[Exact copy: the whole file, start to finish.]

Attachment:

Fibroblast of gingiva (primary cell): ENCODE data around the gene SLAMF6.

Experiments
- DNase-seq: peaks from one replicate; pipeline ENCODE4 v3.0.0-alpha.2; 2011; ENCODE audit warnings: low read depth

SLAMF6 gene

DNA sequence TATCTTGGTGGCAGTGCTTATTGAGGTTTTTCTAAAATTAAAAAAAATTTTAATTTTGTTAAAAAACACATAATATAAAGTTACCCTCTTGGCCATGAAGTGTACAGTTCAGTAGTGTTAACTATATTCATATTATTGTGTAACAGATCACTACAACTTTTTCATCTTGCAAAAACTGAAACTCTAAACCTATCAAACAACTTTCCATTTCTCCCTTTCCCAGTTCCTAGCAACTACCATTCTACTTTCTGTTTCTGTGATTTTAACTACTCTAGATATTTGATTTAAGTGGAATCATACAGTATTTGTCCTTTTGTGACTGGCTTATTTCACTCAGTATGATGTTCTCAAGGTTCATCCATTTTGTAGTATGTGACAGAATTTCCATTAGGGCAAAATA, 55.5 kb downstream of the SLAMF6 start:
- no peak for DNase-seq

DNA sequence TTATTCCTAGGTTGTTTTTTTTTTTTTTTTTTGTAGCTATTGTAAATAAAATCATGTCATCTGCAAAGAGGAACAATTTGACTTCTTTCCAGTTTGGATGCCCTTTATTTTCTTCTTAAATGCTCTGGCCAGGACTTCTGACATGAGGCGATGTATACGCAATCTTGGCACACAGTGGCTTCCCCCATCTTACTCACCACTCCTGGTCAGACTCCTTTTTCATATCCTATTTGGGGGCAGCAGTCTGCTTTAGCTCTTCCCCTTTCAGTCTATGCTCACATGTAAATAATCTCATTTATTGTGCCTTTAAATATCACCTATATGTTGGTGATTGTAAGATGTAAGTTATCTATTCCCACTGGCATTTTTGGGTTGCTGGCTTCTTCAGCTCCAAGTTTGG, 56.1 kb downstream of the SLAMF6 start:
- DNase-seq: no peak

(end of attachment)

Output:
Fibroblast of gingiva (primary cell): ENCODE data around the gene SLAMF6.

Experiments
- DNase-seq: peaks from one replicate; pipeline ENCODE4 v3.0.0-alpha.2; 2011; ENCODE audit warnings: low read depth

SLAMF6 gene

DNA sequence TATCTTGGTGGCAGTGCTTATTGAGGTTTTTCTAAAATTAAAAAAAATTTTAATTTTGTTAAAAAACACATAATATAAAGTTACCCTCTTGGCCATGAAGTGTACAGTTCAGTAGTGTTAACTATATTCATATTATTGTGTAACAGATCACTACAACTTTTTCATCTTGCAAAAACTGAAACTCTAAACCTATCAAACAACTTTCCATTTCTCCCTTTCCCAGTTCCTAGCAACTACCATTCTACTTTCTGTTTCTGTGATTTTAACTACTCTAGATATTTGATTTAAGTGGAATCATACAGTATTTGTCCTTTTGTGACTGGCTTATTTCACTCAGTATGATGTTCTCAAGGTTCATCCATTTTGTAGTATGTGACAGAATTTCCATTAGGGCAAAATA, 55.5 kb downstream of the SLAMF6 start:
- no peak for DNase-seq

DNA sequence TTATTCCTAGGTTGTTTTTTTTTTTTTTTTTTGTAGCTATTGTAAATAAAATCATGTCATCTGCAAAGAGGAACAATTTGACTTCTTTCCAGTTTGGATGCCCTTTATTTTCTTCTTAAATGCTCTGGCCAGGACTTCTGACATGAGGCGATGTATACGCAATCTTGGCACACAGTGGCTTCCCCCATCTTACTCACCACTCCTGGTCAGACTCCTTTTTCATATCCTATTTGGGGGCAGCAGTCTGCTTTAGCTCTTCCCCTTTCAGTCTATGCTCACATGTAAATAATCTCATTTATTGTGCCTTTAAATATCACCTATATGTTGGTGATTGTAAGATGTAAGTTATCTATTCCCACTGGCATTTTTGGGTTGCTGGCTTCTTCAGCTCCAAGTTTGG, 56.1 kb downstream of the SLAMF6 start:
- DNase-seq: no peak